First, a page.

DCD Logo


EvanMcKieNational Ballet of Canada Principal Dancer Evan McKie visited Dance Collection Danse for the first time this summer. Here, he shares his thoughts on this experience and what he loves about dance history.

What brought you to DCD’s doorstep?

Dance history was my favourite class at school besides the dance itself. It was an important education and an inspirational tool for going forward onstage. I have a few vantage points with regards to Canadian dance history as a person who grew up dancing both here in Toronto and also in Europe with other Canadians. It has been important to me to understand the differences between the dance companies and troupes in this country and it inspires me to celebrate fantastic dancers and artists who lived here, passed through, danced elsewhere or all of the above. They’ve contributed so much through their work. When I returned to try making Toronto my home-base two years ago, our wardrobe coordinator at The National Ballet and another close friend of mine who is a university history professor both told me about DCD and suggested that I’d have an appreciation for elements of the collection. They were right. 

What did you see and do there?

I was interested in everything. I couldn’t believe that Maud Allan’s costumes were right here in Toronto and not in London or Vienna somewhere. I met the wonderful team including Miriam and Amy who were generous with their time and opening boxes of things that they had acquired over the years. We exchanged stories about stages of the world and discussed the importance of knowing how different styles of dance took root in Canada … and when. I don’t think we can move forward unless we know what’s been … Or, at least, if we know what’s been, it greatly enhances the experience of dancing forward. And each item in the collection has a fascinating story to tell.

Describe your thoughts/reactions/emotions during the visit.

I immediately thought about friends and collaborators who’d like to visit DCD. So I have started coming back with different people and listening to their questions about each item and how it relates to part of their own history and ideas about Canada. I loved seeing Maud Allan’s section of the gallery because her story has interested me for some time and is totally unique. There are so many different sides of Maud that made her fascinating. Her relationships, new style of dancing, strict background, knowledge of music, how she dealt with celebrity, the scandals of her being “too sexual” for that era and even how she would mend her own costume between shows. Looking at the rest of the collection also left me wanting to see more. There is still so much that is yet to be discovered that relates directly to my own naive first glimpses of dance as a kid and how some of my great inspirations transmitted their passion and energy to future generations. 

How does DCD's purpose/mission relate to you personally?

Well, I try to “understand” first and foremost and then “be understood” second. Dance is an extraordinary tool for doing that. I have an uncomplicated but non-stop appetite for inspiration and great stories and like to acknowledge how the hard work, sweat-stained costumes and ideas of other generations relate to my own. There is a strength of purpose in that connection and a shared love that resonates through whole eras. Dance is about what happens in the living moment but how it affects those who do it or see it or study it has unlimited effect on whole lifetimes!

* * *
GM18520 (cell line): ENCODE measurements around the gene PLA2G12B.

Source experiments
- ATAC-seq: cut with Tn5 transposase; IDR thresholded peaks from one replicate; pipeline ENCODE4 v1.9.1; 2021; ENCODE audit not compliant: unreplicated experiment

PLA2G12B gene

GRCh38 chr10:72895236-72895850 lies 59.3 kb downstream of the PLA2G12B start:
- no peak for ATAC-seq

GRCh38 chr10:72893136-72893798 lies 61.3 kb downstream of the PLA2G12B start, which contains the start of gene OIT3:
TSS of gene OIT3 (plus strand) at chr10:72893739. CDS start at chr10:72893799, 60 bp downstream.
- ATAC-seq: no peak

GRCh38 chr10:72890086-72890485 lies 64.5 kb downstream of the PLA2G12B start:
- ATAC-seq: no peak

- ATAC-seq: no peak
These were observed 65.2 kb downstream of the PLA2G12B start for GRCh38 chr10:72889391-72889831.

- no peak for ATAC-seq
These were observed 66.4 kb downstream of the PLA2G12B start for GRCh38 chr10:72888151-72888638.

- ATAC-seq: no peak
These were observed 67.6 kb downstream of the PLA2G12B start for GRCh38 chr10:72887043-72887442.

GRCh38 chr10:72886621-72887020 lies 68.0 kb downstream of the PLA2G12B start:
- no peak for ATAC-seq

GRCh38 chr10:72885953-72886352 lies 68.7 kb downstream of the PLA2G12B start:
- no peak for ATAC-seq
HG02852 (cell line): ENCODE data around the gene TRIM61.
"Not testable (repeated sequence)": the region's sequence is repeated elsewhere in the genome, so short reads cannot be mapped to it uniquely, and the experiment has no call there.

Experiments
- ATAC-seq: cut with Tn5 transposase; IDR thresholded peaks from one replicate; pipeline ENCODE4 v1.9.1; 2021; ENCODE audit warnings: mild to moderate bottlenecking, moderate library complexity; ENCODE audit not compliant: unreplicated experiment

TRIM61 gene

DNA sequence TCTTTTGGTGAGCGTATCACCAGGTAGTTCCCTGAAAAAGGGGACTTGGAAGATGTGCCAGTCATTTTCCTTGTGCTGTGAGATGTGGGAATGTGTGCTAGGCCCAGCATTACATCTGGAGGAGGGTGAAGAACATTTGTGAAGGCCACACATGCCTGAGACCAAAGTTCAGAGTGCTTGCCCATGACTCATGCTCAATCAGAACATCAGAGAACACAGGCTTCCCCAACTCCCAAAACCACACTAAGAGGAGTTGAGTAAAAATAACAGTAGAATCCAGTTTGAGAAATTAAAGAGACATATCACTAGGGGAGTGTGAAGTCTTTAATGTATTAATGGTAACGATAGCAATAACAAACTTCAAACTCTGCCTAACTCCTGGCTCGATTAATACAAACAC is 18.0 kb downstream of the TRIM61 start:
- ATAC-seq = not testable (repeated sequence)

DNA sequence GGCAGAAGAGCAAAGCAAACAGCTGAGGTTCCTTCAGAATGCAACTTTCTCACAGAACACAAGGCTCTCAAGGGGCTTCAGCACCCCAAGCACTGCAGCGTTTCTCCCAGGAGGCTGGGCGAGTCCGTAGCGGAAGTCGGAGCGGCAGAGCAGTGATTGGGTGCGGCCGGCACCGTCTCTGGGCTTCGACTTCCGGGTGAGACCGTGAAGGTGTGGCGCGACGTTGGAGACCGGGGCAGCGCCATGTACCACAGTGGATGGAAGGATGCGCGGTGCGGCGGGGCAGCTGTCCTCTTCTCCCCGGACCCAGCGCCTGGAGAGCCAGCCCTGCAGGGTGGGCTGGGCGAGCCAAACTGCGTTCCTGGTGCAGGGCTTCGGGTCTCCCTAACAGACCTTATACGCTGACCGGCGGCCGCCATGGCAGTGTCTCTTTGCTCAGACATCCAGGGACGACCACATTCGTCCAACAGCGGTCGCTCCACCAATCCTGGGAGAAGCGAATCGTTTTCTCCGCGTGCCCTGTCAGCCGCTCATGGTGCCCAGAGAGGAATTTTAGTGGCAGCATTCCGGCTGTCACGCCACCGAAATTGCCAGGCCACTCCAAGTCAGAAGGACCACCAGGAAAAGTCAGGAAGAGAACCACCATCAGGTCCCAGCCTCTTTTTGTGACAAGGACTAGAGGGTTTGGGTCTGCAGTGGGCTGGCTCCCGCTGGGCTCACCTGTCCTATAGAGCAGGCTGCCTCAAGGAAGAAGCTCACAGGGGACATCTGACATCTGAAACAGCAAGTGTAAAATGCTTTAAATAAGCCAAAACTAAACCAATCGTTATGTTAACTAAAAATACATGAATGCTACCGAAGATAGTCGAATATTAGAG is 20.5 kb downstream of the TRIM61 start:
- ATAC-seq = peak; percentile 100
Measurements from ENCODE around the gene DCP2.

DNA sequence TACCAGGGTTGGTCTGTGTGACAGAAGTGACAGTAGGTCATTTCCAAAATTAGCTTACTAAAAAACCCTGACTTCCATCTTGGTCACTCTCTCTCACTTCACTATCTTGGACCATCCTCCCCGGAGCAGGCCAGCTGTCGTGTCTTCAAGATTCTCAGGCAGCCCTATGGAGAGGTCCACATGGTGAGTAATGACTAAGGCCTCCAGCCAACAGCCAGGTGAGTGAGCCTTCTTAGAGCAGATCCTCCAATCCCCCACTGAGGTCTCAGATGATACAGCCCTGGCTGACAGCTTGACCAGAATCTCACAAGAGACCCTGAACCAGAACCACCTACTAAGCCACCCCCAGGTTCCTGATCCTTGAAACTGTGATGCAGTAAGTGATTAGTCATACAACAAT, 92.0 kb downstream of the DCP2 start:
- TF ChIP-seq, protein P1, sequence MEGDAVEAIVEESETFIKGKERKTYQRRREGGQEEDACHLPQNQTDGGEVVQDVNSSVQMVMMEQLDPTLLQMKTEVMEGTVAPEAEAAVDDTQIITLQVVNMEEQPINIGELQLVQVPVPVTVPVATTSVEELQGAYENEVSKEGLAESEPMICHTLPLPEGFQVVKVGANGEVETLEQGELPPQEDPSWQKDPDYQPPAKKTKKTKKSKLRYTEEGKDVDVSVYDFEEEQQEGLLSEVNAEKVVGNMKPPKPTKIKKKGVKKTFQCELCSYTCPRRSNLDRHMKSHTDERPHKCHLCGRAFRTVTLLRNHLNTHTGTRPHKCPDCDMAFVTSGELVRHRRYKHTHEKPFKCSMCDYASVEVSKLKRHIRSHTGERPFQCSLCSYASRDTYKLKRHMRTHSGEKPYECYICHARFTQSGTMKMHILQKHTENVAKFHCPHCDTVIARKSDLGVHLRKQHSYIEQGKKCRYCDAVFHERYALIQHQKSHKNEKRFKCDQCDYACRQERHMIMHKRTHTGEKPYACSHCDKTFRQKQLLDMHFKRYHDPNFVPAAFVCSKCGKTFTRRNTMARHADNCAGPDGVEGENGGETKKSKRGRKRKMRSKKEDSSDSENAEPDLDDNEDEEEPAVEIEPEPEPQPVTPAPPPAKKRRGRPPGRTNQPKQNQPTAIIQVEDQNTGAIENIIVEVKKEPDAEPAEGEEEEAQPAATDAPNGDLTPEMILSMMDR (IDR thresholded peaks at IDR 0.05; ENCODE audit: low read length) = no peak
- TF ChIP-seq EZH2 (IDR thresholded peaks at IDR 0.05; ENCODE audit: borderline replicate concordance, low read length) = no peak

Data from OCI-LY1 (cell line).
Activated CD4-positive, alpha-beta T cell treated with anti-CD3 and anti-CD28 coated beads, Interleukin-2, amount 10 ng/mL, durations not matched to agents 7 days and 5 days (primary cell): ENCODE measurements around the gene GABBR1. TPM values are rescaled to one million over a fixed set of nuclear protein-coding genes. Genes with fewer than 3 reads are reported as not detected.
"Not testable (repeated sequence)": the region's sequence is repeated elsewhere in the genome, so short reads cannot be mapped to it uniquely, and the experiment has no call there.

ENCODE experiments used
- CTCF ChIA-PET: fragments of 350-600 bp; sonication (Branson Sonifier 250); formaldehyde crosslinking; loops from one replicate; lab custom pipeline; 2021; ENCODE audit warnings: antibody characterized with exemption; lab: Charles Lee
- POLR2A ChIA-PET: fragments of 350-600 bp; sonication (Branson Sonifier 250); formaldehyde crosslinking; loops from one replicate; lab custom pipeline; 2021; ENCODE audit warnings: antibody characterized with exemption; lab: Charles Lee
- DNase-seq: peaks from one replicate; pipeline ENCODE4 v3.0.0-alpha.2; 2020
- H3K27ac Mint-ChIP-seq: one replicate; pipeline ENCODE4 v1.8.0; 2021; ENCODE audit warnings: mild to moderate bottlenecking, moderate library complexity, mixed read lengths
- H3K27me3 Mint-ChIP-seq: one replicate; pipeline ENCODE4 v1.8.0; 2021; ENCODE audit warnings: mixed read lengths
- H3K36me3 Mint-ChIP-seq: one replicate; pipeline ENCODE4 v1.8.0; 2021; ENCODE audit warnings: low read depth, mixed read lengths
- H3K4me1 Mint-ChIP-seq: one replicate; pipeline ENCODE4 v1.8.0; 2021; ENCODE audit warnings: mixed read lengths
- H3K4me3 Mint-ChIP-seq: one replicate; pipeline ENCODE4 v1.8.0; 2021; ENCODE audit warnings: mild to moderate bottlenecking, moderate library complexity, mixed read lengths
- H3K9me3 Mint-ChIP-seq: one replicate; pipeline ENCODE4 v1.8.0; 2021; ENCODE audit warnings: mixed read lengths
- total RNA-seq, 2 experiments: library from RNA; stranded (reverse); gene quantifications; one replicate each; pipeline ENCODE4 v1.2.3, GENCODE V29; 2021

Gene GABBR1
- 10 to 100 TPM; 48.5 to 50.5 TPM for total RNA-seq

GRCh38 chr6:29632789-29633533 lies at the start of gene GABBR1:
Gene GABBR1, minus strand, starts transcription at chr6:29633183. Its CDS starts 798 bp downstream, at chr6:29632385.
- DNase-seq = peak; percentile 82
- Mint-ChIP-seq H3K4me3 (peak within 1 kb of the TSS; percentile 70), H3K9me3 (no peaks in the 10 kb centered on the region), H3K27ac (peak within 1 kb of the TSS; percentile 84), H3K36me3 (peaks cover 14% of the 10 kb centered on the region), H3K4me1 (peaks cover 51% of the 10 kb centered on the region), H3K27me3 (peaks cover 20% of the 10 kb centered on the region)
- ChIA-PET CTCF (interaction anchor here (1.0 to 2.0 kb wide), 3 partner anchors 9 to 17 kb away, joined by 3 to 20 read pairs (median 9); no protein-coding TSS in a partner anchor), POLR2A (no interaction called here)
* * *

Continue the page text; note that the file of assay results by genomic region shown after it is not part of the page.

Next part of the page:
Can you share any reflections you might have had since your visit?   

I knew I had to offer support to this collection in any way I could. Dance has potential that we can’t always see completely until it’s happening and when I saw different parts of this collection all together in one place, I got excited thinking about different people who’d love to come in contact with what DCD has to offer. It’s not only a long-rooted interest that I have for art in this country, or the fact that my own dance career has been afforded and inspired by many of the characters highlighted in the archives; what excites me is that this is available for future generations to look at and learn from as we write the next chapters and celebrate the many powers of dance itself.


Evan McKie will be performing the title role in the National Ballet of Canada’s production of Onegin on November 27, 2016 at 2 p.m. For more information, CLICK HERE .

To learn more about Mr. McKie, visit the National Ballet of Canada’s website HERE .




In 1983, under the banner ENCORE! ENCORE!, research was begun into choreographies created by Canadian dance artists working in the 1940s and 1950s for the purposes of preserving their works through reconstruction, notation, videotape and photography. (READ MORE)




Get to know the dynamic individuals who are dedicated to caring for Canada's rich dance heritage and sharing its dance story with the world. From collections to programming and education to marketing and admin, our productive team packs a lot into a year. (READ MORE)




DCD simply could not do what it does without the support of its team of volunteers. If you love dance, and have the time and energy, we could use your help. Whether its hands-on with the collection or front and centre at a live event, there are many ways to make a difference. Fill out the form HERE and start today!

CCFABWwhiteeTRANSOACLogoWhiteTrilliumHorizWhiteOntario Arts Foundation